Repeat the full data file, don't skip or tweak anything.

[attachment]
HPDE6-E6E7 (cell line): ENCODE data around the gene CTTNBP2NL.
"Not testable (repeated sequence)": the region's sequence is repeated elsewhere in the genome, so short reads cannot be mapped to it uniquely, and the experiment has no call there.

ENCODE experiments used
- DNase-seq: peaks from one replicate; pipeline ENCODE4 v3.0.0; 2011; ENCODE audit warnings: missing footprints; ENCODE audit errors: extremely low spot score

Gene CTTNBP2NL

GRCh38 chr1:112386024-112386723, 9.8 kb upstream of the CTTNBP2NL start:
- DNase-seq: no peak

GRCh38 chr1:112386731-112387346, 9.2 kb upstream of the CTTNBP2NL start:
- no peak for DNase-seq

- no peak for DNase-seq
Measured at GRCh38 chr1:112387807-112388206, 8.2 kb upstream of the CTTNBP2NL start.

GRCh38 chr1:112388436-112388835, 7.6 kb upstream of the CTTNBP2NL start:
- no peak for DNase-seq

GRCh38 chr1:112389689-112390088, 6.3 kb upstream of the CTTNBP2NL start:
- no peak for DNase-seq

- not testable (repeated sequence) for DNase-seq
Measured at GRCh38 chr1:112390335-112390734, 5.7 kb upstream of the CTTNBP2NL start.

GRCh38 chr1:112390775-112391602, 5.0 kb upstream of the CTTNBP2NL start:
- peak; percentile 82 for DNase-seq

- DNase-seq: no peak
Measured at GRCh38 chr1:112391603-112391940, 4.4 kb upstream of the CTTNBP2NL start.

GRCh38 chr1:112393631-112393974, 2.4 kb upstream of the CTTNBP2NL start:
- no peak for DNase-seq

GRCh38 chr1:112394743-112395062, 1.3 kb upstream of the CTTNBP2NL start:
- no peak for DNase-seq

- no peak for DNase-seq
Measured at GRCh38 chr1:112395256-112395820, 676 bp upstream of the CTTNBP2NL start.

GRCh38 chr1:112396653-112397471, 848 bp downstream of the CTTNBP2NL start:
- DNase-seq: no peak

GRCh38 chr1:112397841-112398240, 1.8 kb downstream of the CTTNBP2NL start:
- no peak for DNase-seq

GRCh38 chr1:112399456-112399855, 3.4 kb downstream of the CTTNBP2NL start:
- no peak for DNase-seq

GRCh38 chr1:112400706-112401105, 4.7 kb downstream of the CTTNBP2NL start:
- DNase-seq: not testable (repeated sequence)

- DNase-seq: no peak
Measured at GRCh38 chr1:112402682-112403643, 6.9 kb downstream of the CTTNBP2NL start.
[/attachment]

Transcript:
HPDE6-E6E7 (cell line): ENCODE data around the gene CTTNBP2NL.
"Not testable (repeated sequence)": the region's sequence is repeated elsewhere in the genome, so short reads cannot be mapped to it uniquely, and the experiment has no call there.

ENCODE experiments used
- DNase-seq: peaks from one replicate; pipeline ENCODE4 v3.0.0; 2011; ENCODE audit warnings: missing footprints; ENCODE audit errors: extremely low spot score

Gene CTTNBP2NL

GRCh38 chr1:112386024-112386723, 9.8 kb upstream of the CTTNBP2NL start:
- DNase-seq: no peak

GRCh38 chr1:112386731-112387346, 9.2 kb upstream of the CTTNBP2NL start:
- no peak for DNase-seq

- no peak for DNase-seq
Measured at GRCh38 chr1:112387807-112388206, 8.2 kb upstream of the CTTNBP2NL start.

GRCh38 chr1:112388436-112388835, 7.6 kb upstream of the CTTNBP2NL start:
- no peak for DNase-seq

GRCh38 chr1:112389689-112390088, 6.3 kb upstream of the CTTNBP2NL start:
- no peak for DNase-seq

- not testable (repeated sequence) for DNase-seq
Measured at GRCh38 chr1:112390335-112390734, 5.7 kb upstream of the CTTNBP2NL start.

GRCh38 chr1:112390775-112391602, 5.0 kb upstream of the CTTNBP2NL start:
- peak; percentile 82 for DNase-seq

- DNase-seq: no peak
Measured at GRCh38 chr1:112391603-112391940, 4.4 kb upstream of the CTTNBP2NL start.

GRCh38 chr1:112393631-112393974, 2.4 kb upstream of the CTTNBP2NL start:
- no peak for DNase-seq

GRCh38 chr1:112394743-112395062, 1.3 kb upstream of the CTTNBP2NL start:
- no peak for DNase-seq

- no peak for DNase-seq
Measured at GRCh38 chr1:112395256-112395820, 676 bp upstream of the CTTNBP2NL start.

GRCh38 chr1:112396653-112397471, 848 bp downstream of the CTTNBP2NL start:
- DNase-seq: no peak

GRCh38 chr1:112397841-112398240, 1.8 kb downstream of the CTTNBP2NL start:
- no peak for DNase-seq

GRCh38 chr1:112399456-112399855, 3.4 kb downstream of the CTTNBP2NL start:
- no peak for DNase-seq

GRCh38 chr1:112400706-112401105, 4.7 kb downstream of the CTTNBP2NL start:
- DNase-seq: not testable (repeated sequence)

- DNase-seq: no peak
Measured at GRCh38 chr1:112402682-112403643, 6.9 kb downstream of the CTTNBP2NL start.